It seems to be a major architectural difference between VMWare vSphere 5.x and Hyper-V on Windows Server 2012 R2 where I think vSphere uses the UNIX approach when scheduling vCPU to pCPU (all vCPUs has to move in at the same speed - if one vCPU lacks behind, the others are sloved down) while Hyper-V seems to use a more individual CPU scheduling (each vCPU is scheduled on it's own - they move as individuals instead of as a group).

A lot of factors is in play, but I expect to see more and more platforms utilizing Hyper-V on Windows Server 2012 R2 (core) in the future. My advise is to compare the hypervisors on identical hardware and storage before making the final decision. As a not confirmed side note, I have heard that Microsoft is planning a major upgrade of their Azure Data Centers where the keyword is Windows Server 2012 R2 (still utilizing Hyper-V on Windows Server 2012). This is not verified information and highly unofficial, but if it's true, we can expect a major increase in performance for servers running in Azure.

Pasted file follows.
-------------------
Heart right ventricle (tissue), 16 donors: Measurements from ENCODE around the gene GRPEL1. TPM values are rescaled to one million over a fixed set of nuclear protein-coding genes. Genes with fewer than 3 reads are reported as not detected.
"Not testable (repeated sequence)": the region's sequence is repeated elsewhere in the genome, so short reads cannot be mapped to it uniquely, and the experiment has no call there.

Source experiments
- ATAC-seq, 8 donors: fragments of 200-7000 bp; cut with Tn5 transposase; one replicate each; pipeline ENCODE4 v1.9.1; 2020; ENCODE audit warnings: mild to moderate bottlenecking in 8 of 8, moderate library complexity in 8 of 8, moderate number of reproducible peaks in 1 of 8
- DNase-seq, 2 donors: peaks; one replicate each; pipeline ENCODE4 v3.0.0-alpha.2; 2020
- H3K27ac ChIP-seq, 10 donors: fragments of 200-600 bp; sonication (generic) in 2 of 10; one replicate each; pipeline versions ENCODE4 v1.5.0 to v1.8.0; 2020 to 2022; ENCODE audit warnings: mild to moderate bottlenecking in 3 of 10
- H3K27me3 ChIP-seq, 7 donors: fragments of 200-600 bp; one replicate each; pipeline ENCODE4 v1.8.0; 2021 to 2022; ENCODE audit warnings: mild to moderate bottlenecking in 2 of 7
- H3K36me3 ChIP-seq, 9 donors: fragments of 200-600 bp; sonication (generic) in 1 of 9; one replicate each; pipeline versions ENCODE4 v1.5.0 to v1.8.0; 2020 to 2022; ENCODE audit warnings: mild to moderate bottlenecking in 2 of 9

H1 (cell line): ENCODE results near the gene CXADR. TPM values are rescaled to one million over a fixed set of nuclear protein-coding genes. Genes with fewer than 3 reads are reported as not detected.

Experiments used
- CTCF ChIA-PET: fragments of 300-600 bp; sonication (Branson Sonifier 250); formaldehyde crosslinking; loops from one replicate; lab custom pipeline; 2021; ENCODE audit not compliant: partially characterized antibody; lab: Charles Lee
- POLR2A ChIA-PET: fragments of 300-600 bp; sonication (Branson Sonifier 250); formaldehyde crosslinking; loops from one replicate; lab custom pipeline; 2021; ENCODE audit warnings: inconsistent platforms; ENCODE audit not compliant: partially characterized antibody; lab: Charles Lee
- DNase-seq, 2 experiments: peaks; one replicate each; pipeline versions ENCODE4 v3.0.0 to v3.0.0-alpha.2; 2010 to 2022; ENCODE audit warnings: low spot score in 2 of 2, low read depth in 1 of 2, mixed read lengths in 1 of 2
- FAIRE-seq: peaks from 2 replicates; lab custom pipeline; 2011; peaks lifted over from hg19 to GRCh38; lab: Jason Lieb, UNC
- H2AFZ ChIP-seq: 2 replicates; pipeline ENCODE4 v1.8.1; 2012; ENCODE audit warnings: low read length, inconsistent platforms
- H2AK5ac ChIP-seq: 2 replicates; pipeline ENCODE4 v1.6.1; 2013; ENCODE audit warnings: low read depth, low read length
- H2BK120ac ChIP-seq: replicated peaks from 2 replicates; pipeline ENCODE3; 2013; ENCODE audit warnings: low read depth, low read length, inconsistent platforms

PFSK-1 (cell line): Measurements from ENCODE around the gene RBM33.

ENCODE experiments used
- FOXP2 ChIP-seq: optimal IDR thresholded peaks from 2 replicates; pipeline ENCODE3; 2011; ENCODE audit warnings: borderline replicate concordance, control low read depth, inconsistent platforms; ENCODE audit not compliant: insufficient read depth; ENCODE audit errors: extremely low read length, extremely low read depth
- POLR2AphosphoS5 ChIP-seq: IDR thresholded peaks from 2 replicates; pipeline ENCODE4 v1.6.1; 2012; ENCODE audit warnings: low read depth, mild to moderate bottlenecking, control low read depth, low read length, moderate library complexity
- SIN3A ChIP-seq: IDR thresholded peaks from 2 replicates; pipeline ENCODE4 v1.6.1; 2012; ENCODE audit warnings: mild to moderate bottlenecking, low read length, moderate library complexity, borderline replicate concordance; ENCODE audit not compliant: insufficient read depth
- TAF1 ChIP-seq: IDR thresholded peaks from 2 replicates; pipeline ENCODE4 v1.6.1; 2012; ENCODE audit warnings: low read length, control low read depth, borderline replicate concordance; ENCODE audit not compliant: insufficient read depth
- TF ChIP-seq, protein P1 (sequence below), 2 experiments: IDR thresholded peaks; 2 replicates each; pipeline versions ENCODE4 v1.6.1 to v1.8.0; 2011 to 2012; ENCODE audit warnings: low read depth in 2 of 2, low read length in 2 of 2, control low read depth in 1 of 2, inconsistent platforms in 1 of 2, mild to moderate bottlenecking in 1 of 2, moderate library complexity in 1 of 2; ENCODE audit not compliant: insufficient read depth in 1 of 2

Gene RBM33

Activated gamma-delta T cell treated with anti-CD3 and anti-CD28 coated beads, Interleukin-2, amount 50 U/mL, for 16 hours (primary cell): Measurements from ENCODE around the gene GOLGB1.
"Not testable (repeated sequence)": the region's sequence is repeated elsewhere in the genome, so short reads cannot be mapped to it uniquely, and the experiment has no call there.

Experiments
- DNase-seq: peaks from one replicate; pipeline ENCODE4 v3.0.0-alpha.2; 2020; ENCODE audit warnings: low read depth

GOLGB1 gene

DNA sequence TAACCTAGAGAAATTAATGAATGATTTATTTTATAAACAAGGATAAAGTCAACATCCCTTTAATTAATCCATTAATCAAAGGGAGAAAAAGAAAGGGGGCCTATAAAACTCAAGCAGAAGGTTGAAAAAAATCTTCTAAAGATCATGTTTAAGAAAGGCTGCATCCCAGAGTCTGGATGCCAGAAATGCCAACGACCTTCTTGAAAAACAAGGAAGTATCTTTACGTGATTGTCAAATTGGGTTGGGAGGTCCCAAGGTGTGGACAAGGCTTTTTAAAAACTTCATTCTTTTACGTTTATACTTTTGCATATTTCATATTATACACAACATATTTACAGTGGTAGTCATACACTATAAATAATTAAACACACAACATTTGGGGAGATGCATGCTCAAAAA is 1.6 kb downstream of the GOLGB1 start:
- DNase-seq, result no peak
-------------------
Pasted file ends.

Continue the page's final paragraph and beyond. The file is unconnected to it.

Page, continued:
AX 2012 R2 CU6 - Setup Failed ((Exception from HRESULT: 0x80070422)

A new issue encountered yesterday when installing AOS, Client, Debugger and Management Utilities on a brand new (virtual) Windows Server 2012 Standard guest (Hyper-V):


The Installer kicks off as usual, but reports failure for Client, Debugger and Management Utilities (very unusual) and success for AOS (nothing was actually installed).

The Setup log contains the following relevant information:

2014-02-11 18:08:41Z Component installation task stopped due to an error.

2014-02-11 18:08:41Z *********************************************************************************
2014-02-11 18:08:41Z *********************************************************************************

2014-02-11 18:08:41Z The service cannot be started, either because it is disabled or because it has no enabled devices associated with it. (Exception from HRESULT: 0x80070422)

2014-02-11 18:08:41Z *********************************************************************************
2014-02-11 18:08:41Z *********************************************************************************